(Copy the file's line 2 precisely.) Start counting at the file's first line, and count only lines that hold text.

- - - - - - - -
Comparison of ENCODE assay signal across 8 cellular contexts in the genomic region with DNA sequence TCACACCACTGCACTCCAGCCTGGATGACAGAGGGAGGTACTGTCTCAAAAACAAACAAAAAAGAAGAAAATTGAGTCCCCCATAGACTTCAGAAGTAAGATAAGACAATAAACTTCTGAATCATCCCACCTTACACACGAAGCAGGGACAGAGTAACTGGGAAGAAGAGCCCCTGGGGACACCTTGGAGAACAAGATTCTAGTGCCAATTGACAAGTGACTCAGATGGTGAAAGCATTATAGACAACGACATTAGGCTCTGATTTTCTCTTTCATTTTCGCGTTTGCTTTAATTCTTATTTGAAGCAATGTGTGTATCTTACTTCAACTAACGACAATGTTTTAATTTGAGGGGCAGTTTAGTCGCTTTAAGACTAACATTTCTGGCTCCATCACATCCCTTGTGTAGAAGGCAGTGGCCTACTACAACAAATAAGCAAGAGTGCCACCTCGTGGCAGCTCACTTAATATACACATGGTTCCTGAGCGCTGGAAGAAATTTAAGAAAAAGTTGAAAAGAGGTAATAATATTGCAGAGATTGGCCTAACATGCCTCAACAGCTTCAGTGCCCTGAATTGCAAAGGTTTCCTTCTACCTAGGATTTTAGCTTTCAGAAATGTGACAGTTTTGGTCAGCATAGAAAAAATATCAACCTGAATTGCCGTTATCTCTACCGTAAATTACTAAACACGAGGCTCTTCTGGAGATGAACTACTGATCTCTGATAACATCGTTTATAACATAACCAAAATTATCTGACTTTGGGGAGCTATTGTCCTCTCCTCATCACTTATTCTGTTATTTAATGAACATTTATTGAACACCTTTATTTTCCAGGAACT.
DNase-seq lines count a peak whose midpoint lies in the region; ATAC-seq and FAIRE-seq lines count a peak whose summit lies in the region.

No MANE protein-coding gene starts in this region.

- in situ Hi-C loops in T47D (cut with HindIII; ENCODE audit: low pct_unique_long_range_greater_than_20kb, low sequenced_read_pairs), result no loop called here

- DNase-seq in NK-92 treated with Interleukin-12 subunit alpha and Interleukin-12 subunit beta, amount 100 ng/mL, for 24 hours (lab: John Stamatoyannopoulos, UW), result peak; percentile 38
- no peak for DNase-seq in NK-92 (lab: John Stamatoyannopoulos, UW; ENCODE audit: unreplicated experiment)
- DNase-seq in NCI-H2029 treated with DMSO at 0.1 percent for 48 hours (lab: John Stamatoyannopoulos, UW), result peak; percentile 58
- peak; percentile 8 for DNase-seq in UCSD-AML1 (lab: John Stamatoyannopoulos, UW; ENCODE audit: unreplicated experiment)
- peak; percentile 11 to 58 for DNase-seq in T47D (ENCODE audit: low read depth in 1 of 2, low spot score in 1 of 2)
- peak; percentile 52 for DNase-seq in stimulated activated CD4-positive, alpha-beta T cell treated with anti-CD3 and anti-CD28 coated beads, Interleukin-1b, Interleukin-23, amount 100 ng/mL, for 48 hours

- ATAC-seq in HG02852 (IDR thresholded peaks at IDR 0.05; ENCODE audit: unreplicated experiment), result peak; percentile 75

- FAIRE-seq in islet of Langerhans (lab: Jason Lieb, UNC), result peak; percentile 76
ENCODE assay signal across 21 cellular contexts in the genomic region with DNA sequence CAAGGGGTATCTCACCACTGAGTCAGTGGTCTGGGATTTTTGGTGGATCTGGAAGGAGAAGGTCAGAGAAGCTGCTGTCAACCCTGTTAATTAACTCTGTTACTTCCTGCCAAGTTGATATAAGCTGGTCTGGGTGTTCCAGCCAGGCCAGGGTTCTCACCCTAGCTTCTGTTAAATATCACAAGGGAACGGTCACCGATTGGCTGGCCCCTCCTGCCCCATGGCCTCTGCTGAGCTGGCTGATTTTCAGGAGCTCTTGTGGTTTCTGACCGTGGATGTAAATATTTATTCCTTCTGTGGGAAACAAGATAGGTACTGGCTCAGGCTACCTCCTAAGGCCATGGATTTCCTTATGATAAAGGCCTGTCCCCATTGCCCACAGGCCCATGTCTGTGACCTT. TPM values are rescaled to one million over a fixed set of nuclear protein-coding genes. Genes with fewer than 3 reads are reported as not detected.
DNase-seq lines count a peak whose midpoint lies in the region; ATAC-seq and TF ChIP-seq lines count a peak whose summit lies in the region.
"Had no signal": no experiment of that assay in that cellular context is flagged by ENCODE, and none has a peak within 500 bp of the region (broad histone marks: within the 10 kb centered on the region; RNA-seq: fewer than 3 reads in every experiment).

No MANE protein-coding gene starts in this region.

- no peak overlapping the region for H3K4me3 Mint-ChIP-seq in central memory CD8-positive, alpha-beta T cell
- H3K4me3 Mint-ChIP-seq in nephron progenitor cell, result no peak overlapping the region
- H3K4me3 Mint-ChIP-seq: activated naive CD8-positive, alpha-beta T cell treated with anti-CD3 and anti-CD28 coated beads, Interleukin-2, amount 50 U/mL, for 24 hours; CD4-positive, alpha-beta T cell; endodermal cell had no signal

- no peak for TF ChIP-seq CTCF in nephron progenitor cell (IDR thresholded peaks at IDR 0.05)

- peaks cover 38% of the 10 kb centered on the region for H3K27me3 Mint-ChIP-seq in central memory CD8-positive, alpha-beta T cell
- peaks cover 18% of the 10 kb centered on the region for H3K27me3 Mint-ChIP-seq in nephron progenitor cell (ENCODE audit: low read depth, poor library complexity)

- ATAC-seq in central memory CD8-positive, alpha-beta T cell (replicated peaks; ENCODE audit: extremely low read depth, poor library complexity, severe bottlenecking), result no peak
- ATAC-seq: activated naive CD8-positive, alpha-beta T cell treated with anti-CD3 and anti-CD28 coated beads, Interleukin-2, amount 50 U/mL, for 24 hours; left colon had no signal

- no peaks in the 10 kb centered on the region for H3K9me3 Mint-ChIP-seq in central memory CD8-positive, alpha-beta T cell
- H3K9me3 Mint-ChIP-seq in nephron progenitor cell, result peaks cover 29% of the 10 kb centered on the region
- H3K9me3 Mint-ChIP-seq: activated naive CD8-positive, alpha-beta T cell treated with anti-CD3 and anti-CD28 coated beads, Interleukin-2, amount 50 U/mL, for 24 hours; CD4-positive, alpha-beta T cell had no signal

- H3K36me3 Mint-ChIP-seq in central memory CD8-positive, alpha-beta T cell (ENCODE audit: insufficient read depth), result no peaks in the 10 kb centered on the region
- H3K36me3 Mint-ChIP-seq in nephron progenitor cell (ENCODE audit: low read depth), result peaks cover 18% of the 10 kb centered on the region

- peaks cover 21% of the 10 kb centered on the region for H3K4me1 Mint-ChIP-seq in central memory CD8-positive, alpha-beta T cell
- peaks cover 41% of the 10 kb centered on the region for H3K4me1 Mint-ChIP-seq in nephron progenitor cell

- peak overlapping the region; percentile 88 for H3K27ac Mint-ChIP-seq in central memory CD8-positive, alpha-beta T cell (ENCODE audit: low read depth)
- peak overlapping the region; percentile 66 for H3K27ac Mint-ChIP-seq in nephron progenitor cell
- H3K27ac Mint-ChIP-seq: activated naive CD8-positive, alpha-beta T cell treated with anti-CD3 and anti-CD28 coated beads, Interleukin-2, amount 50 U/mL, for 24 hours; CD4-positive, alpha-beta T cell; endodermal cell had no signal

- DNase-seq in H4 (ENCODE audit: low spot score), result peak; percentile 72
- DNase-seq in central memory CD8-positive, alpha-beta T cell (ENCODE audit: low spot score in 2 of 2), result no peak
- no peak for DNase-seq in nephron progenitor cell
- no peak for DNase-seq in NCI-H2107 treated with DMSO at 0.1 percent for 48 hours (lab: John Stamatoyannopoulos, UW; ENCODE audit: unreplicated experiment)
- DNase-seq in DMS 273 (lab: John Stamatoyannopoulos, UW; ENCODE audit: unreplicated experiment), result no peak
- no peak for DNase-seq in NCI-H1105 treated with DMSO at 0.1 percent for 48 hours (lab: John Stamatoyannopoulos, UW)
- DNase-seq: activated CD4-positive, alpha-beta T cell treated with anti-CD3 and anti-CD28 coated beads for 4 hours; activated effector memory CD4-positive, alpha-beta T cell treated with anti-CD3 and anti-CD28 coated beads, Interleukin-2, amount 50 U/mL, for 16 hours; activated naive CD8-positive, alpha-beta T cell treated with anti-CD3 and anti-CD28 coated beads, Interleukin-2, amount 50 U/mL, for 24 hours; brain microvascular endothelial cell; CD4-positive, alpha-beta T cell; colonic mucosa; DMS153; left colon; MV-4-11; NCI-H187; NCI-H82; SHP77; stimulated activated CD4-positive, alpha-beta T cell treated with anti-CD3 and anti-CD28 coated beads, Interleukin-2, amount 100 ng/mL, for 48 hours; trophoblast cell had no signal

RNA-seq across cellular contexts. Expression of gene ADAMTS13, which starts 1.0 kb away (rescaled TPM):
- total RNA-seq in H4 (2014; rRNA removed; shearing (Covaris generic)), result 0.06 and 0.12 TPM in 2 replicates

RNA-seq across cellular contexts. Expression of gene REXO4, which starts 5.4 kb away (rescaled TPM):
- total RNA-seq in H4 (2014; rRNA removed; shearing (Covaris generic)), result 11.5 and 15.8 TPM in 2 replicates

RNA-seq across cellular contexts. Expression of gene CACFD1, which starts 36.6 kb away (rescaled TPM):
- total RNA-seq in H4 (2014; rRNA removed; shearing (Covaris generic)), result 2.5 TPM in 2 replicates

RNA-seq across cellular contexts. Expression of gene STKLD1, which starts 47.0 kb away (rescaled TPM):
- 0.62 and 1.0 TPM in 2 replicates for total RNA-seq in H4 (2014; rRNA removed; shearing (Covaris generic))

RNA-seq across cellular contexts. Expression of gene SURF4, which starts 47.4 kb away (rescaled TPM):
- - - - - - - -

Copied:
DNase-seq lines count a peak whose midpoint lies in the region; ATAC-seq and FAIRE-seq lines count a peak whose summit lies in the region.